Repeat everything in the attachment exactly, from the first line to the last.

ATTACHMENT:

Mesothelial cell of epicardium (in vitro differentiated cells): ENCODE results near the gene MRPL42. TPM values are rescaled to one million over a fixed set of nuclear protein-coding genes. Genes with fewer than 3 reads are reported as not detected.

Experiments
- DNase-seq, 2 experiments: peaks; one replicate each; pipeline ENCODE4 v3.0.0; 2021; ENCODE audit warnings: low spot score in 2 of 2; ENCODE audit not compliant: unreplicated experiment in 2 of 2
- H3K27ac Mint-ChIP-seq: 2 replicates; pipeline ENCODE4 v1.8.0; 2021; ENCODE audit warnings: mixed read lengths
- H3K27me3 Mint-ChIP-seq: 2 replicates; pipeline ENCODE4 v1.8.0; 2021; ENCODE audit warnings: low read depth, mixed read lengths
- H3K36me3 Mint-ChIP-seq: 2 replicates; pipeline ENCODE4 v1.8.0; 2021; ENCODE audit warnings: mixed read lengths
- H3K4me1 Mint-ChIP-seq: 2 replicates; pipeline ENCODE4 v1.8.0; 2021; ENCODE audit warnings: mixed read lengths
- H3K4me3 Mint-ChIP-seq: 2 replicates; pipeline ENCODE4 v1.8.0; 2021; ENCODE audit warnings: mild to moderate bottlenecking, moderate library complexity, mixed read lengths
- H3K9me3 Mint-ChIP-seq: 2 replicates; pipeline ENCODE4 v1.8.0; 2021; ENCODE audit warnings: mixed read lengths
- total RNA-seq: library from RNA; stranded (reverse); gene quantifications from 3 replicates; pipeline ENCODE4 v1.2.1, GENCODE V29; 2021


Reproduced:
Mesothelial cell of epicardium (in vitro differentiated cells): ENCODE results near the gene MRPL42. TPM values are rescaled to one million over a fixed set of nuclear protein-coding genes. Genes with fewer than 3 reads are reported as not detected.

Experiments
- DNase-seq, 2 experiments: peaks; one replicate each; pipeline ENCODE4 v3.0.0; 2021; ENCODE audit warnings: low spot score in 2 of 2; ENCODE audit not compliant: unreplicated experiment in 2 of 2
- H3K27ac Mint-ChIP-seq: 2 replicates; pipeline ENCODE4 v1.8.0; 2021; ENCODE audit warnings: mixed read lengths
- H3K27me3 Mint-ChIP-seq: 2 replicates; pipeline ENCODE4 v1.8.0; 2021; ENCODE audit warnings: low read depth, mixed read lengths
- H3K36me3 Mint-ChIP-seq: 2 replicates; pipeline ENCODE4 v1.8.0; 2021; ENCODE audit warnings: mixed read lengths
- H3K4me1 Mint-ChIP-seq: 2 replicates; pipeline ENCODE4 v1.8.0; 2021; ENCODE audit warnings: mixed read lengths
- H3K4me3 Mint-ChIP-seq: 2 replicates; pipeline ENCODE4 v1.8.0; 2021; ENCODE audit warnings: mild to moderate bottlenecking, moderate library complexity, mixed read lengths
- H3K9me3 Mint-ChIP-seq: 2 replicates; pipeline ENCODE4 v1.8.0; 2021; ENCODE audit warnings: mixed read lengths
- total RNA-seq: library from RNA; stranded (reverse); gene quantifications from 3 replicates; pipeline ENCODE4 v1.2.1, GENCODE V29; 2021